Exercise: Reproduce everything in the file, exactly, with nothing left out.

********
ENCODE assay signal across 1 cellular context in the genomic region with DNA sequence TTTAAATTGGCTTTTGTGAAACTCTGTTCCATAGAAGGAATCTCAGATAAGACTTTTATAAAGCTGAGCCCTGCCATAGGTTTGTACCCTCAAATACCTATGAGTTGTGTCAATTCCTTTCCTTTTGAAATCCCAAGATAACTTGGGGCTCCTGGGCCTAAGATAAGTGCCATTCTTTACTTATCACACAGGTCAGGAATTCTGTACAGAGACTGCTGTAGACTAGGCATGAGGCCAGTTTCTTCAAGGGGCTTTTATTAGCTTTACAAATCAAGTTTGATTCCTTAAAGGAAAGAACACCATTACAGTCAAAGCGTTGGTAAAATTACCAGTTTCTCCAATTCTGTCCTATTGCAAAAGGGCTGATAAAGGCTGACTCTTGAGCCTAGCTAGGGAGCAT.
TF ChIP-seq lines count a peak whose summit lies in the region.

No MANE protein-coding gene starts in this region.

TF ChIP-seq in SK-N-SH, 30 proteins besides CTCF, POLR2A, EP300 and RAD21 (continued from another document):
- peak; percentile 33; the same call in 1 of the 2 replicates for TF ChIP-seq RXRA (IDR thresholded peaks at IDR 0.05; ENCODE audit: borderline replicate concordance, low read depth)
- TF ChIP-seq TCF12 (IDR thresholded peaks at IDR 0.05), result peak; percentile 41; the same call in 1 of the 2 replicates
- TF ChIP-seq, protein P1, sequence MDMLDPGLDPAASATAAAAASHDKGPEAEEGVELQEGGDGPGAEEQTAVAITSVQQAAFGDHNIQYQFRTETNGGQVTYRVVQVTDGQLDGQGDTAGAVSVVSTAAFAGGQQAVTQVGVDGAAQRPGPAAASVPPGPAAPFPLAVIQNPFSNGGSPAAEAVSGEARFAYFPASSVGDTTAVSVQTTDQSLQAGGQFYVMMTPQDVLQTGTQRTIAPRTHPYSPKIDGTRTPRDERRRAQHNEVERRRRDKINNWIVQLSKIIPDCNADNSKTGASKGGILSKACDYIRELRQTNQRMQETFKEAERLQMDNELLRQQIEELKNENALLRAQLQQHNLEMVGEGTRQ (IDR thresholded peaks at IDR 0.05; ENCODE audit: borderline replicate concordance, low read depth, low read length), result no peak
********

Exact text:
ENCODE assay signal across 1 cellular context in the genomic region with DNA sequence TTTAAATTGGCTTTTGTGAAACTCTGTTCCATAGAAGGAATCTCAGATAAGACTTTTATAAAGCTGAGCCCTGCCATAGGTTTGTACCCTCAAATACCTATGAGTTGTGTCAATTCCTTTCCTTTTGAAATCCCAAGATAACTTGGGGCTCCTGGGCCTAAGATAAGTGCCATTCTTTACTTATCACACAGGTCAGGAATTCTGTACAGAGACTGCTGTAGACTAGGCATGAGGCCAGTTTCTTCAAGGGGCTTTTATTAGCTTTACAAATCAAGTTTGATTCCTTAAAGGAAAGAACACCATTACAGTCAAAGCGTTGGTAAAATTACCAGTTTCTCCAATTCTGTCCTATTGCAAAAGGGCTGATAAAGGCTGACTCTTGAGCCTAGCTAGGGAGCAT.
TF ChIP-seq lines count a peak whose summit lies in the region.

No MANE protein-coding gene starts in this region.

TF ChIP-seq in SK-N-SH, 30 proteins besides CTCF, POLR2A, EP300 and RAD21 (continued from another document):
- peak; percentile 33; the same call in 1 of the 2 replicates for TF ChIP-seq RXRA (IDR thresholded peaks at IDR 0.05; ENCODE audit: borderline replicate concordance, low read depth)
- TF ChIP-seq TCF12 (IDR thresholded peaks at IDR 0.05), result peak; percentile 41; the same call in 1 of the 2 replicates
- TF ChIP-seq, protein P1, sequence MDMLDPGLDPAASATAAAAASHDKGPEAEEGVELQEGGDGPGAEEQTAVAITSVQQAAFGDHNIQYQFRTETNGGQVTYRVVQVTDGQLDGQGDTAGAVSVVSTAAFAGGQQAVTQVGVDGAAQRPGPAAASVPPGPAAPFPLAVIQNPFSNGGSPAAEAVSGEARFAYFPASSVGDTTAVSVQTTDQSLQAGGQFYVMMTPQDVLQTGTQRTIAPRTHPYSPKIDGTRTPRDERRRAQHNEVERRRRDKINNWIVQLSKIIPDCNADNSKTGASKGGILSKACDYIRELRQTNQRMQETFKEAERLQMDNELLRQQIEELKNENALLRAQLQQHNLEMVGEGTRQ (IDR thresholded peaks at IDR 0.05; ENCODE audit: borderline replicate concordance, low read depth, low read length), result no peak